Beethoven Stems 3

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John Ruggero
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Beethoven Stems 3

Post by John Ruggero » 20 May 2019, 18:09

There are other interesting cases of stem direction in the third movement of Beethoven's Sonata op. 31 no. 2.

The opening theme occurs three times with variations in stem direction.

At the beginning, all the right hand stems (but the last marked *) are up. This keeps a consistent stem direction, particularly the eighth notes, which are the structural notes, and also gets the right hand beams out of the way of the left hand beams on a page that does not allow for much room between the staves because of page turning. This theme looks crowded with down stems as engraved after Beethoven's time.
op 31 no 2 mov 3 ex 1.jpg
op 31 no 2 mov 3 ex 1.jpg (81.55 KiB) Viewed 734 times
With the change of direction on the final note of the theme, Beethoven seems to be calling attention to the fact that it is exceptional and not short like the others, because when the theme recurs at the beginning of the recapitulation, this same note, again marked *, now a staccato eighth-note, is up-stemmed like the rest.
op 31 no 2 mov 3 ex 2.jpg
op 31 no 2 mov 3 ex 2.jpg (105.21 KiB) Viewed 734 times
Later editions have considered this quarter note to be an error and made the measure conform to the later eighth-note variation. This change is not based on the two original editions, both of which have the quarter-note and down stem. While one night prefer the quarter note here, it is possible that Beethoven changed his mind about it and corrected it the second time it occurs, an example of "progressive correction". We will never know, but this changes nothing about the stem and its possible function.

The phrase that follows at ** in the previous example is new material. (This transition has always struck me as the most forced and unconvincing stretch of music that I know of in Beethoven's music.) This time the structural eighth notes are all down-stemmed as if to distinguish this phrase from the theme. The sixteenths also start off with down stems, but then change to up stems to avoid running into the left hand.

When the theme occurs once again in the coda, it must now be down-stemmed because of the added upper drone. The rest of the theme maintains this new down-stemming of the structural eighth notes, with the sixteenths conforming as much as possible without running unto the lower staff. Note that the final staccato eighth note of the theme, is now down-stemmed like the rest!
op 31 no 2 mov 3 ex 3a.jpeg
op 31 no 2 mov 3 ex 3a.jpeg (141.58 KiB) Viewed 734 times
op 31 no 2 mov 3 ex 3b.jpeg
op 31 no 2 mov 3 ex 3b.jpeg (70.19 KiB) Viewed 734 times
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Schonbergian
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Re: Beethoven Stems 3

Post by Schonbergian » 21 May 2019, 03:40

What is the notational purpose of the double-stemmed first sixteenth note of the left-hand groupings? I understand the meaning later when that note should be held throughout, but I don't quite understand why he would double-stem with equal durations.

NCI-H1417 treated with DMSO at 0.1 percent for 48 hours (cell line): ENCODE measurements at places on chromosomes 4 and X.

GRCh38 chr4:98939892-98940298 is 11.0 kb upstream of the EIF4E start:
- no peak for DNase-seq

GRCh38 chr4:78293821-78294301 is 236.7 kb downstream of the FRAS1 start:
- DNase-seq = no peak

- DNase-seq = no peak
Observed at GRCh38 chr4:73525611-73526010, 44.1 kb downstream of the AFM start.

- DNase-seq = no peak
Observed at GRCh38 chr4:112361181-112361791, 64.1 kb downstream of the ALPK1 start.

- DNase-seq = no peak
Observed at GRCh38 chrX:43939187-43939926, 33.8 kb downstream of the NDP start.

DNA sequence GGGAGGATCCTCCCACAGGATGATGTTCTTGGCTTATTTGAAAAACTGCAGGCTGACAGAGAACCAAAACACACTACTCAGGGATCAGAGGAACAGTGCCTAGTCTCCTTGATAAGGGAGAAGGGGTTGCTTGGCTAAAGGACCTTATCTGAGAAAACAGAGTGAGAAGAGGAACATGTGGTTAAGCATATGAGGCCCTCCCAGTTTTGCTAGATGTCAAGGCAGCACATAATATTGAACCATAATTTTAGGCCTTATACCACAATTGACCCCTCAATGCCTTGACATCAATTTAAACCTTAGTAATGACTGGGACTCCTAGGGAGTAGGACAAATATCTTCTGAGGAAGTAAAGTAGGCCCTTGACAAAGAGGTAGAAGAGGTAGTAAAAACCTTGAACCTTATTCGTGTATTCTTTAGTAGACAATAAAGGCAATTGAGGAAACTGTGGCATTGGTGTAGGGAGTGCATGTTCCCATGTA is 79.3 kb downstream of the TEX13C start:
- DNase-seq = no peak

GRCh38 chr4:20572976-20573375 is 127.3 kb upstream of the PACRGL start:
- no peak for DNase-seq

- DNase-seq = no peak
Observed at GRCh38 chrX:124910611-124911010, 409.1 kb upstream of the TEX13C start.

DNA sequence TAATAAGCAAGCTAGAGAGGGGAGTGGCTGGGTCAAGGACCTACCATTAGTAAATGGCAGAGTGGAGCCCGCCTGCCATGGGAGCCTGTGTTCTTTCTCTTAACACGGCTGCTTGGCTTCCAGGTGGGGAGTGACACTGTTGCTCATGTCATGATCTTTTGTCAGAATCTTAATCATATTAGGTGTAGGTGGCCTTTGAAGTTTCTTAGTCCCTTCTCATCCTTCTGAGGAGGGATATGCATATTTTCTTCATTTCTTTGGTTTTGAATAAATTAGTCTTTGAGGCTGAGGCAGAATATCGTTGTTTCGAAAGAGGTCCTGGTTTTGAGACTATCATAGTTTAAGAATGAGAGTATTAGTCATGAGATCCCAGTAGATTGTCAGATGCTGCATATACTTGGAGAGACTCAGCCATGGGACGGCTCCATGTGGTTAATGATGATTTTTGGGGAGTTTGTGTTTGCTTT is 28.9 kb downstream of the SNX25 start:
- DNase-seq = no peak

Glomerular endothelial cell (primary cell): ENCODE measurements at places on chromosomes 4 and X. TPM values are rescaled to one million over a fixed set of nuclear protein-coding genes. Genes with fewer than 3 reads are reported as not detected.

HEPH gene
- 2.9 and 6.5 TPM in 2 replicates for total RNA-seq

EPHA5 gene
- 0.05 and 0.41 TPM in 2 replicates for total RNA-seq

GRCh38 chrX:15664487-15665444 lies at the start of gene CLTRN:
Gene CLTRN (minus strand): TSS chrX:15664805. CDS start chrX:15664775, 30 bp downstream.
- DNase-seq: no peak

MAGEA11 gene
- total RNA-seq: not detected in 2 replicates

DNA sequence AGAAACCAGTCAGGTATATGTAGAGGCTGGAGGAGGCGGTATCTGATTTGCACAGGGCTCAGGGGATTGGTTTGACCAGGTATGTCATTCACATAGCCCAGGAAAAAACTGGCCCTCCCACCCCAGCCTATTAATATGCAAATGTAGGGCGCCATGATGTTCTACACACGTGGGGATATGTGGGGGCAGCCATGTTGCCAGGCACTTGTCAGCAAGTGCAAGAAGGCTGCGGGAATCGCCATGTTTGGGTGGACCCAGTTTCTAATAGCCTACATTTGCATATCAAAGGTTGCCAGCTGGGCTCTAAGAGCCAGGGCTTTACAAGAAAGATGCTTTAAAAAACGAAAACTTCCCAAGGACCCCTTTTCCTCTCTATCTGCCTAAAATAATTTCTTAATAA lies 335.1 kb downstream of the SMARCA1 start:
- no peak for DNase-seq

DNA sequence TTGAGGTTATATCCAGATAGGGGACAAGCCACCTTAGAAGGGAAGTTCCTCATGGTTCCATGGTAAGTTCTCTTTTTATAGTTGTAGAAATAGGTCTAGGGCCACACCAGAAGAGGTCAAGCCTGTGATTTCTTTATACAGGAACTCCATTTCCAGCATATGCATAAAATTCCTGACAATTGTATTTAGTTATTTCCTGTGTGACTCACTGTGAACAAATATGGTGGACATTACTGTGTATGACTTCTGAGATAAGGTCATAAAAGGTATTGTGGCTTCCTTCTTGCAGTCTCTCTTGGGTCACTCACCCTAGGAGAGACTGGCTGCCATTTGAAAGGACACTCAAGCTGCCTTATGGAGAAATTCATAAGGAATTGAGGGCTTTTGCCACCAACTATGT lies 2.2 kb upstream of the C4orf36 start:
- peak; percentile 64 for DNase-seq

Florian
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Re: Beethoven Stems 3

Post by Florian » 21 May 2019, 09:22

Schonbergian wrote:
21 May 2019, 03:40
What is the notational purpose of the double-stemmed first sixteenth note of the left-hand groupings? I understand the meaning later when that note should be held throughout, but I don't quite understand why he would double-stem with equal durations.
He really thinks of two voices, not just one note that should be held longer. I think it does make a difference that there’s a second individual voice that starts on the low note, too – it adds emphasis to the downbeat and a very distinct rhythmic pattern to the whole structure. Without those double-stemmed sixteenths the accompaniment would be meeker.

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John Ruggero
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Re: Beethoven Stems 3

Post by John Ruggero » 21 May 2019, 15:55

Schonbergian wrote:
21 May 2019, 03:40
What is the notational purpose of the double-stemmed first sixteenth note of the left-hand groupings?
As a great improvisor, Beethoven experimented with all kind of interesting piano textures and accompaniment patterns. Some of these experiments appear in his sketchbooks.

This movement may be one of those cases where, as with certain works of Chopin, one suspects that the opening accompaniment pattern was the starting point for the entire piece. Here he is experimenting with converting a standard bass note—chord accompaniment pattern into something new by jumping very quickly between the two. A similar case occurs in the main theme of the last movement of his Piano Concerto no. 4.

As Florian mentioned, the double-stemmed note is the bass voice, which is played by the fifth finger. Immediately after playing it, the hand must jump much more quickly than usual to play the chord in a broken pattern with the fingering 4-2-1 or 3-2-1. This forces a slight break between the bass note and chord, which brings out the independence of both elements, something evidently desired by Beethoven. This is enhanced by the holding through of the lowest note of the chord, which with the break tends to slightly emphasize this note in a syncopated style.

If there were no downward stem on the bass voice, one might be tempted to finger the pattern entirely legato playing the tied note with the thumb and crossing over with 3-2, which would probably be contrary to Beethoven's interesting idea.
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